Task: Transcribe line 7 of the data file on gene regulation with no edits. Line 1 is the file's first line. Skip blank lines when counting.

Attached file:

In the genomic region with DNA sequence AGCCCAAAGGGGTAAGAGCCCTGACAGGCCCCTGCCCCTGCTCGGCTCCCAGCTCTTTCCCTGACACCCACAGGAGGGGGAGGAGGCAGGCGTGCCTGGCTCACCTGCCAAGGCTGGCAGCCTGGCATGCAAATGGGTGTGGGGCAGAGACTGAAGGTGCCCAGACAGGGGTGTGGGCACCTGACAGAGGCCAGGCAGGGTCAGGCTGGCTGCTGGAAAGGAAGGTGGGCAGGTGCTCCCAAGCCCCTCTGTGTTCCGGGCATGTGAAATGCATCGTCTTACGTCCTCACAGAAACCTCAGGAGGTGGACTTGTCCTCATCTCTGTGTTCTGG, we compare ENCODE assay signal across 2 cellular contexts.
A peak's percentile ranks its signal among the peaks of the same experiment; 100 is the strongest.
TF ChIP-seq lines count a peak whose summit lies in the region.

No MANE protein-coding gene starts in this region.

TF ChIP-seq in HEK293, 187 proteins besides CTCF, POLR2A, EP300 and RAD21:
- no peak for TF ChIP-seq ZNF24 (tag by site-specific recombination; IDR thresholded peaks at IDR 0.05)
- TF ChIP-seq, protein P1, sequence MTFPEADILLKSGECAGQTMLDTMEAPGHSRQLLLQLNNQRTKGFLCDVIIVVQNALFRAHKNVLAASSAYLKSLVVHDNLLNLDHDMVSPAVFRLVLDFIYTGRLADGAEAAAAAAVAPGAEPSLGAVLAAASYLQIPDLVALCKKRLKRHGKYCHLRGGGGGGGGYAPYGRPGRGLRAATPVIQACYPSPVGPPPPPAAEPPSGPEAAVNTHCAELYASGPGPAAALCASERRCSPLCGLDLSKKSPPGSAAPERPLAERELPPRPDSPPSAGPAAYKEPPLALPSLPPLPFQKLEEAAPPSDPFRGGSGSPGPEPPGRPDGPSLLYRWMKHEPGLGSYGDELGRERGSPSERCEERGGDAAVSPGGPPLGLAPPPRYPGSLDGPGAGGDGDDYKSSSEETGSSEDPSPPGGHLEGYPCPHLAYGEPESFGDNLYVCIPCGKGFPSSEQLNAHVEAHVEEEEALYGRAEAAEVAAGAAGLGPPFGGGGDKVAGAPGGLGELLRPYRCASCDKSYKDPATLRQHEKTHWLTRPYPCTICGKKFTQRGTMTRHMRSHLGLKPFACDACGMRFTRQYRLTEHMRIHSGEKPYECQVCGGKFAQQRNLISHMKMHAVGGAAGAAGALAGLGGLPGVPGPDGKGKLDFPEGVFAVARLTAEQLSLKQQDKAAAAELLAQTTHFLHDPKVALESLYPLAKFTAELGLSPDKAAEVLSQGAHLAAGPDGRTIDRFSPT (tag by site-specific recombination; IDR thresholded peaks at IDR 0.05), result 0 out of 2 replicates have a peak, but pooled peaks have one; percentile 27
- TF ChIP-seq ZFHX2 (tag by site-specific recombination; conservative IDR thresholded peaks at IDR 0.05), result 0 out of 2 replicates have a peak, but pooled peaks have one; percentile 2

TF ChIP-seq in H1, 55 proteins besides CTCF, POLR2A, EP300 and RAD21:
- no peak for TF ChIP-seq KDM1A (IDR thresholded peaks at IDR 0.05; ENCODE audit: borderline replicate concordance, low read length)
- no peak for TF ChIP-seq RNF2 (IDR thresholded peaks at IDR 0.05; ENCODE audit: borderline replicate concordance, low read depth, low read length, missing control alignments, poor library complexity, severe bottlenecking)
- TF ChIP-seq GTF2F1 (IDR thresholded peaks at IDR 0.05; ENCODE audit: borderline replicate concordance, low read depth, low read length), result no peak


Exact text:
- TF ChIP-seq, protein P1, sequence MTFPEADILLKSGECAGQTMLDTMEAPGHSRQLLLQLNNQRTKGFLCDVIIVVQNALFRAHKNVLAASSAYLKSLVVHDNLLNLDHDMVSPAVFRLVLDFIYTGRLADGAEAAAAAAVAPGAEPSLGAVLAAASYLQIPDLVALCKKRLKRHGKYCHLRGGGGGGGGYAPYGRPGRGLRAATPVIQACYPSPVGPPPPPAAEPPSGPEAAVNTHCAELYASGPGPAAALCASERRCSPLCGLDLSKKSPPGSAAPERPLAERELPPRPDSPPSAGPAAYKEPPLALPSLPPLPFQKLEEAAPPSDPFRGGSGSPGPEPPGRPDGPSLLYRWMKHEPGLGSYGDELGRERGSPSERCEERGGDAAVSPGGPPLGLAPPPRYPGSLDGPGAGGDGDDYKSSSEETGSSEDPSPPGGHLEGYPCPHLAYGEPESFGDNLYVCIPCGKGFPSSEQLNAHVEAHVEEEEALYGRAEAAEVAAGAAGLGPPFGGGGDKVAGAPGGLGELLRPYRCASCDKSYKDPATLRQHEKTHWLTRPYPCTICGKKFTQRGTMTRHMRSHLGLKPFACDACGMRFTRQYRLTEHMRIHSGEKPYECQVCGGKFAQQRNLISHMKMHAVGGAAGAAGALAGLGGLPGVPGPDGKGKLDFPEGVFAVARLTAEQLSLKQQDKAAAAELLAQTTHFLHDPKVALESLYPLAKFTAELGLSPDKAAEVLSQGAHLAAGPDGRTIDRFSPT (tag by site-specific recombination; IDR thresholded peaks at IDR 0.05), result 0 out of 2 replicates have a peak, but pooled peaks have one; percentile 27